Species Spotlight: Golden-silk Orb Weaver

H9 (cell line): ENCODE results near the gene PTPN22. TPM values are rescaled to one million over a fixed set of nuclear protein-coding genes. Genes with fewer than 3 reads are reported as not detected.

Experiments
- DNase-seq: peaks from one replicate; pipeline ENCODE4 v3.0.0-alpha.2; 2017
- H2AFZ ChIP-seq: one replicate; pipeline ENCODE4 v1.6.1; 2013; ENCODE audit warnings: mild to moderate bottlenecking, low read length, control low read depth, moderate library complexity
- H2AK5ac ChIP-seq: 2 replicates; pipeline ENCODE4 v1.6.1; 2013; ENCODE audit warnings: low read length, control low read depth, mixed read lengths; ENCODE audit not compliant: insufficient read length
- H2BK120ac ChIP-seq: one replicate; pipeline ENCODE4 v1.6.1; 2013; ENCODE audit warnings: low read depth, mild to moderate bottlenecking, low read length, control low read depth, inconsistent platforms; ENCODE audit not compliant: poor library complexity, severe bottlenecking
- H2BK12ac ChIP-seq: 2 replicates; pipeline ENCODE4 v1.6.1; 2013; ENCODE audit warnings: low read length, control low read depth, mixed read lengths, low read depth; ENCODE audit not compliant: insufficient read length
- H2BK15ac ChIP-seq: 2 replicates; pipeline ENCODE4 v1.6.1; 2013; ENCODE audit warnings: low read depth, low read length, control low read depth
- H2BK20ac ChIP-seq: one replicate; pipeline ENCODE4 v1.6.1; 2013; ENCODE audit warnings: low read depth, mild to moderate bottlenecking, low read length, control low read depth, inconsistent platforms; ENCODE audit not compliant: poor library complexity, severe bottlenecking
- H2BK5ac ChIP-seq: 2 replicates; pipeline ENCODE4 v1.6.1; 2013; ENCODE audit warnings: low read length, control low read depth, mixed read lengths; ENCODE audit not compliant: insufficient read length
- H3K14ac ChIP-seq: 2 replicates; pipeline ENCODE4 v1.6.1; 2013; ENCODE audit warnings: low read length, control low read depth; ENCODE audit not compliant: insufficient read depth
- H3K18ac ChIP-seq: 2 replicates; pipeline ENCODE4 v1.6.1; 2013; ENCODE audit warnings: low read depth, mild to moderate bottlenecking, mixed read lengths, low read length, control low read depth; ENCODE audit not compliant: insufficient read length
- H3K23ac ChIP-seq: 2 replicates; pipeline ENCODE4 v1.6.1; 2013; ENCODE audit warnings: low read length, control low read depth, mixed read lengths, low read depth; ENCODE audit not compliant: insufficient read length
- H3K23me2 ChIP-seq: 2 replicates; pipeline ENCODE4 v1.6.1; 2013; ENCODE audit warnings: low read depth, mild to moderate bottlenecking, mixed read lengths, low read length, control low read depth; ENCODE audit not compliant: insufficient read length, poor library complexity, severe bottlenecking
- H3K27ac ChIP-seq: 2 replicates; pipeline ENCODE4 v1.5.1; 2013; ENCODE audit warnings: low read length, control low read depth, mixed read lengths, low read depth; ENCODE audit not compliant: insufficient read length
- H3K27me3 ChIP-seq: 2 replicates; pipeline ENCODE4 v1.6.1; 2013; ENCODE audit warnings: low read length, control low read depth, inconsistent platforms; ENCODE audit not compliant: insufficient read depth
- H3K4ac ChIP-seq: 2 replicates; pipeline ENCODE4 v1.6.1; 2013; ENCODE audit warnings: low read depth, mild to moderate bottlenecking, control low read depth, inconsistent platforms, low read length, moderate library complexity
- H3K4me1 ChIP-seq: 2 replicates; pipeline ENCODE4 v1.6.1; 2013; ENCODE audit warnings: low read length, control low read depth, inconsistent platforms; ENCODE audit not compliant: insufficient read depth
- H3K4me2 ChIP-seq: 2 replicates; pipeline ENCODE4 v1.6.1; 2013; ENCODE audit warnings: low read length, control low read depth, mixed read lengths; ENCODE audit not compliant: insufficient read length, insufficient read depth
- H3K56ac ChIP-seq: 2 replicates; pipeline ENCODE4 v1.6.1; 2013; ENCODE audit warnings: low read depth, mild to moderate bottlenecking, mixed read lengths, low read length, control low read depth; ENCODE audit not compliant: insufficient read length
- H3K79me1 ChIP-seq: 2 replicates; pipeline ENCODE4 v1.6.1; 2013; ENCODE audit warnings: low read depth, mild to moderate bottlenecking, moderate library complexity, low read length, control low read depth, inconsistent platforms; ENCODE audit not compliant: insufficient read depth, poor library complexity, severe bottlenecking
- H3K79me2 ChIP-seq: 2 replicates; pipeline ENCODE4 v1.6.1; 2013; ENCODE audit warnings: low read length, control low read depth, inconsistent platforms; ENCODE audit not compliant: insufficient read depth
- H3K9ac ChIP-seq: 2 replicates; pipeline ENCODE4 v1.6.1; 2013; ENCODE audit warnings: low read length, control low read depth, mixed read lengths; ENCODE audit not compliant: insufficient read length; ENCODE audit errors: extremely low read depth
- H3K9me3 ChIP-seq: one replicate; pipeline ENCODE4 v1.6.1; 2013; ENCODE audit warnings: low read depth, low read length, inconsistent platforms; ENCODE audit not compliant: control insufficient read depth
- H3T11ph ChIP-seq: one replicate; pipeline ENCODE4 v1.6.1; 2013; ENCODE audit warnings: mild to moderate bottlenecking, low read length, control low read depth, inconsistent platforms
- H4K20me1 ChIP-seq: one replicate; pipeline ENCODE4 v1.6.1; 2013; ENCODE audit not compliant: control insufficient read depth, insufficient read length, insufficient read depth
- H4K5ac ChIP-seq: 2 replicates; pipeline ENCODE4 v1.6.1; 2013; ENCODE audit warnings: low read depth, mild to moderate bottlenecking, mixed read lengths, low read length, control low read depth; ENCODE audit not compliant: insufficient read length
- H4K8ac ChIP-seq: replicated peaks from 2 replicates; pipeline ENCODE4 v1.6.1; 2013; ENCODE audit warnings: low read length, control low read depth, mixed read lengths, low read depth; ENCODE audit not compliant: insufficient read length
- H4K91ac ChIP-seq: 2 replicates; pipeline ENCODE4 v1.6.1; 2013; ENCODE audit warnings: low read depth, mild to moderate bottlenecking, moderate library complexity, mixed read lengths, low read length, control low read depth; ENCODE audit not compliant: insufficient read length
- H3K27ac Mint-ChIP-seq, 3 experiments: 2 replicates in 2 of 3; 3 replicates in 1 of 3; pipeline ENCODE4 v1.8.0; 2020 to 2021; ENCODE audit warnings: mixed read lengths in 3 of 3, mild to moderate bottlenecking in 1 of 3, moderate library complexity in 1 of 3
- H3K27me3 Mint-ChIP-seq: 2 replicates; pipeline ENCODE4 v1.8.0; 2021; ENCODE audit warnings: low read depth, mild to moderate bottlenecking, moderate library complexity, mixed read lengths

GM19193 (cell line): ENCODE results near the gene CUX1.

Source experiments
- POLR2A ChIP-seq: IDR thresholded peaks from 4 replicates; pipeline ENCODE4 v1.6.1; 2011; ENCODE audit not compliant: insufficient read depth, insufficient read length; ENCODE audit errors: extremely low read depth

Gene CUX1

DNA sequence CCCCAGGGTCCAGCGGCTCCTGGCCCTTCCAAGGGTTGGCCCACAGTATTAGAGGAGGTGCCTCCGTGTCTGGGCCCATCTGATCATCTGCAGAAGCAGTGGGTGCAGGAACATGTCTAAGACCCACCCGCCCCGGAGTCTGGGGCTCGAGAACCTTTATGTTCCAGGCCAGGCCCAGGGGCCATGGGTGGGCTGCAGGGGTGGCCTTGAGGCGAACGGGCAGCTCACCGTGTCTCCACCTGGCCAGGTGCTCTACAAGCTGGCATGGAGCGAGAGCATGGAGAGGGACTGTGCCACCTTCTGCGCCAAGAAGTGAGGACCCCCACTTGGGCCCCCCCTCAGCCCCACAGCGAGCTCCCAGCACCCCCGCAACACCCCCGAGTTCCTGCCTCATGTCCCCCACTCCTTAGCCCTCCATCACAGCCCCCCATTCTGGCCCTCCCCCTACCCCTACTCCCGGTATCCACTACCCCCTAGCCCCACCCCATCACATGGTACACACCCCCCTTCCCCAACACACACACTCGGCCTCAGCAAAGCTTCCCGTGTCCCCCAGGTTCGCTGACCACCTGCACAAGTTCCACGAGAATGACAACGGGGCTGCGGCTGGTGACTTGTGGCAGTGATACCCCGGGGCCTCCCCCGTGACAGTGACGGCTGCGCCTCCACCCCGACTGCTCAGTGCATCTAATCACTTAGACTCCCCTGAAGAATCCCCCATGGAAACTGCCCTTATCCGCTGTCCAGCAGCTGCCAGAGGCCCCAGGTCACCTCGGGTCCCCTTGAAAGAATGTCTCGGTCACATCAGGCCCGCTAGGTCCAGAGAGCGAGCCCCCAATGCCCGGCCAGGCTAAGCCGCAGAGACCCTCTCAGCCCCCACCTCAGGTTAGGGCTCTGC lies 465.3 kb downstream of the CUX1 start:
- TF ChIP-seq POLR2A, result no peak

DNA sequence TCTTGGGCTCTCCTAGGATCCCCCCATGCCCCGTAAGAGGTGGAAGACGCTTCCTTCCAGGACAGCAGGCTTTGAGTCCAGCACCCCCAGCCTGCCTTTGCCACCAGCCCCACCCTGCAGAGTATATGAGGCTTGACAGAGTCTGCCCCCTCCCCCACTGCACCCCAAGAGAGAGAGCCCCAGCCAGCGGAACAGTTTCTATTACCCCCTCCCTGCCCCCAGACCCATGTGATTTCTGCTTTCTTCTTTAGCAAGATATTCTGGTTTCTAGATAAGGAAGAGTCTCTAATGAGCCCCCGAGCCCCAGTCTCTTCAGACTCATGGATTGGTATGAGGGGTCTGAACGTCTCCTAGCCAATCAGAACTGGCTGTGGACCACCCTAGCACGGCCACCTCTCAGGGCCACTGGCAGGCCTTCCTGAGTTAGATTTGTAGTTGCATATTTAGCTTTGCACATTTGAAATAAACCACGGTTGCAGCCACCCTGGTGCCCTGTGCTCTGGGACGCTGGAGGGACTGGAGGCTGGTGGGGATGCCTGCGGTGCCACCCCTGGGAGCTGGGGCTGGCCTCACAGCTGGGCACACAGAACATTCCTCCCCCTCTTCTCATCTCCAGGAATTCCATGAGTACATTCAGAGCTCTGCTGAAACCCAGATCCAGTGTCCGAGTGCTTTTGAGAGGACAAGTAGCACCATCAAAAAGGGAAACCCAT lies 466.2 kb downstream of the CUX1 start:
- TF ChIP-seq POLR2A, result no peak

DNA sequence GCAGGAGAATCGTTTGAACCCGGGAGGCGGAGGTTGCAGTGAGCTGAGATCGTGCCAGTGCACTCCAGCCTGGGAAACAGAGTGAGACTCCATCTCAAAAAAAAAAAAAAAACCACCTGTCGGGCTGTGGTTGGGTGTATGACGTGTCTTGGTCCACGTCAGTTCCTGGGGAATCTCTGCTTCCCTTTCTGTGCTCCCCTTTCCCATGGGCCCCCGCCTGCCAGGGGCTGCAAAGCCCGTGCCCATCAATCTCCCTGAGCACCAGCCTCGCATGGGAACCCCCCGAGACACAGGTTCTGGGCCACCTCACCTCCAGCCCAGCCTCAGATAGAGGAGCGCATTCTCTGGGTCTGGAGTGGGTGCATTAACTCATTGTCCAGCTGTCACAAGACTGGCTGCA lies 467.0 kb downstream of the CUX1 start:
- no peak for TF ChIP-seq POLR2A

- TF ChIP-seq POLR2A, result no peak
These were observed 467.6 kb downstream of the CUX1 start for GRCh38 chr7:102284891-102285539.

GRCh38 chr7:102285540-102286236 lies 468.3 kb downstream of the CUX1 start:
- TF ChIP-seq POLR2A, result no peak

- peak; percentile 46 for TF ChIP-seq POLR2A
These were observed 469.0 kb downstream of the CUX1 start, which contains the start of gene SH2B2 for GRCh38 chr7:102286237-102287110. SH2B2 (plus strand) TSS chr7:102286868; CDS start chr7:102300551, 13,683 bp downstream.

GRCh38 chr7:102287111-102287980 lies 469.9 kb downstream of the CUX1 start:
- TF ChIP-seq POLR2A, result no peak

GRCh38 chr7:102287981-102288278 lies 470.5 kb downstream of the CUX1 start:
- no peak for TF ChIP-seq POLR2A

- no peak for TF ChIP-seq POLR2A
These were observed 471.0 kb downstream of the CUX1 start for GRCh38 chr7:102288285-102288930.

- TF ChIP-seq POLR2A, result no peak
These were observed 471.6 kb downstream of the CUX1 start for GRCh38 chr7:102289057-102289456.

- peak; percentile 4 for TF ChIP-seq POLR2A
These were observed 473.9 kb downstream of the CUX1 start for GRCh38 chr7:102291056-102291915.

Golden-Silk Orb Weavers (Trichonephila clavipes), also known as Banana Spiders, are a sign of summer in the coastal southeast, their expansive metallic gold webs blocking off pathways entirely. Take a moment to inspect such a web next time you see one, you’ll notice there’s a lot going on all around it. There’s support strands, sticky catch strands, they even set up a 3-D array of strands outside of the web itself to act as a warning for you, so that you don’t walk the rest of the way through it and ruin all of their hard work. There are 7 different kinds of web silk that spiders make that vary in purpose, and the Golden-silk Orb Weavers can produce all of them by themselves. Their silk has a tensile strength greater than steel, and they are being studied to see if there is any practical application to such a material. Would you consider working in a spider farm or wearing a dress made of spider silk? At least one such golden dress has already been produced, and it only took four years and about one million spiders to make. As for why they need a web that is so strong, keep in mind that their prey is also large, such as dragonflies, and very rarely hummingbirds and even small snakes. One of their favorite food items are horseflies, which are possibly the fastest flying insects clocking in at 90 miles per hour. At that speed, horseflies punch through lesser webs like bullets, but when your web is as strong as Kevlar, not even they can escape. So even if you’re uncomfortable around spiders, at least appreciate the engineering marvels that they create, and the fact that they catch the bugs that can chase you down on the I-95.

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